The warmest and most relaxing holiday album of the season isn't a holiday album at all. It's a new release from the late Dave Brubeck called Lullabies (Verve). The 15 previously unreleased piano solos were recorded in March 2010 as a gift to his grandchildren, and the standards and originals would become his last studio recording. Dave died in 2012.
I last saw Dave in December 2010, when I visited Dave and his wife, Iola, for a Wall Street Journal interview and essay. It was a cold weekend afternoon between Thanksgiving and Christmas. We sat comfortably in a glassed-in terrace, baking in the brilliant sunshine. As we talked, we watched the rushing stream that ran next to his home in Wilton, Ct., empty into a large lake out back.
After, Dave and Iola took me on a tour of the Japanese-inspired modernist home designed by Beverley Thorne in 1963. Along the way, I asked Dave to fulfill a fantasy I'd long had to hear him play Nomad in the contemporary space. Dave politely declined. Naturally, I was crestfallen. In addition to babying sore, chapped fingers, Dave quietly said he had forgotten much of it. Which saddened me greatly and made me feel guilty for asking and eliciting such a confession.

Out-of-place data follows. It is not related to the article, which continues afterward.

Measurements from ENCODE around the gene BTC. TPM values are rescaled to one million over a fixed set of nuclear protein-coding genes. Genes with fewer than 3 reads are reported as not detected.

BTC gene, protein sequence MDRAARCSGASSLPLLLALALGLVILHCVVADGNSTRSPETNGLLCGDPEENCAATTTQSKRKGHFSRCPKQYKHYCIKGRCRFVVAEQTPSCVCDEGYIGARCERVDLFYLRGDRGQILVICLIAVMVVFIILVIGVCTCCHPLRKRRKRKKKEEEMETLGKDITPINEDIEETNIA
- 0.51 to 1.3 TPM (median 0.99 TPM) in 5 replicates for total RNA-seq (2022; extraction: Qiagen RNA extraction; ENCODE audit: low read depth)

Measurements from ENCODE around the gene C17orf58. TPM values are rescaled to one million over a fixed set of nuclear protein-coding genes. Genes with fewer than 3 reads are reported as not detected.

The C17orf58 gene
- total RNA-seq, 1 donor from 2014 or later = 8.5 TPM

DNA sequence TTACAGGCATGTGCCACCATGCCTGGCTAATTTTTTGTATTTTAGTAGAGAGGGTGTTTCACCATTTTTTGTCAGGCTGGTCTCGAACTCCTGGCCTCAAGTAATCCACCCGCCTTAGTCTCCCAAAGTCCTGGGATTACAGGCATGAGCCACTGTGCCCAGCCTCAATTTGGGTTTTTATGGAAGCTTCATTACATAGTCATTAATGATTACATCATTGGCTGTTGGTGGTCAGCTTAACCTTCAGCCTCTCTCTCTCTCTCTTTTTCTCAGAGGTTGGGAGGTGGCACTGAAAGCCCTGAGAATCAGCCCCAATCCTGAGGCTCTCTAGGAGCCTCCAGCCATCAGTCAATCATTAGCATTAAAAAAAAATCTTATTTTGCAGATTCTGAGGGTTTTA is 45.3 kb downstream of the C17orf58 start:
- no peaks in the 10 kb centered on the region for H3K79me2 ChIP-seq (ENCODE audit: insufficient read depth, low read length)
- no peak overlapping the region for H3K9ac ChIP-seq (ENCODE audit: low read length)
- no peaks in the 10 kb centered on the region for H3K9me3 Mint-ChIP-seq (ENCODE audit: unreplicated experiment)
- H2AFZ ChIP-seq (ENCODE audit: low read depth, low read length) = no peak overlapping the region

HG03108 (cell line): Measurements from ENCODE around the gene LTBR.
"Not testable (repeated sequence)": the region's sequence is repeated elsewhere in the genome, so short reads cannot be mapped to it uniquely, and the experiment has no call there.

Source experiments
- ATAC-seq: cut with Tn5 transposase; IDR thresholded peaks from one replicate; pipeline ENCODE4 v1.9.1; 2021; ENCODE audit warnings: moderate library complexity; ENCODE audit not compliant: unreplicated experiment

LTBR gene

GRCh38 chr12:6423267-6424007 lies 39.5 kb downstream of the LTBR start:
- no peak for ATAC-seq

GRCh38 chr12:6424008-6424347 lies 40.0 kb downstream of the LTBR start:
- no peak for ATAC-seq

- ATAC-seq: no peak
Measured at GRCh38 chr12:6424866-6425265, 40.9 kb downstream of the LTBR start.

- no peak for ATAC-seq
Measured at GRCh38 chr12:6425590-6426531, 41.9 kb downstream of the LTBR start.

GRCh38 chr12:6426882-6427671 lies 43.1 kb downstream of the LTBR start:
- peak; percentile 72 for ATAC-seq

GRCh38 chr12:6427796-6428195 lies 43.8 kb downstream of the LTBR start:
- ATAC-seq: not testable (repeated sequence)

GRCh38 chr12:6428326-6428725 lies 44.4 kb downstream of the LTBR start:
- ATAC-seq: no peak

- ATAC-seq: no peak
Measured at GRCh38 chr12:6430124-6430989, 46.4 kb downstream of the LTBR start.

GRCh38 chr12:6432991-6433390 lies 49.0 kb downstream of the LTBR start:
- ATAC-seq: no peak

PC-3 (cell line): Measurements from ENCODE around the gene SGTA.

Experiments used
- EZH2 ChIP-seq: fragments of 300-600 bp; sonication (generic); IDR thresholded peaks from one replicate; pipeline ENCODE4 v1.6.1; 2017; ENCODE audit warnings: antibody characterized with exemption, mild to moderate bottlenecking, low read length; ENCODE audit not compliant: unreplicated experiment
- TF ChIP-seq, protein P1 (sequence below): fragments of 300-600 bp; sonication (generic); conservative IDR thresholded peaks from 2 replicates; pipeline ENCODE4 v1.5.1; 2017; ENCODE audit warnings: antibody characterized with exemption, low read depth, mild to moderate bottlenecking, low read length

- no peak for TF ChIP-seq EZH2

The reason I bring up all of this is that Lullabies reminds me of my visit—the relaxed quality of the day, Dave's gentleness and his beaming delight sitting in the sun talking about his past.
The album's songs are Brahms' Lullaby, When It’s Sleepy Time Down South, Over The Rainbow, Danny Boy, Going to Sleep, There’s No Place Like Home, Lullaby For Iola, Koto Song, All Through the Night Softly, William, Softly, A Dream Is a Wish Your Heart Makes, Briar Bush, Sleep, Summertime and Brahms' Lullaby (Reprise).
The place to listen to this album is in front of a roaring fire, as it crackles and hisses, and logs shift. You'll hear Dave's personality in the treatment of each song, his confident strength, his chord voicings and his sensitivity and tenderness. Of course, this album led me to the Dave Brubeck Quartet's Jazz: Red Hot and Cool in 1955 and beyond. What a treasure he remains.
JazzWax clips: Here's Lullaby for Iola...
And here's Brahms' Lullaby...
This story appears courtesy of JazzWax by Marc Myers.
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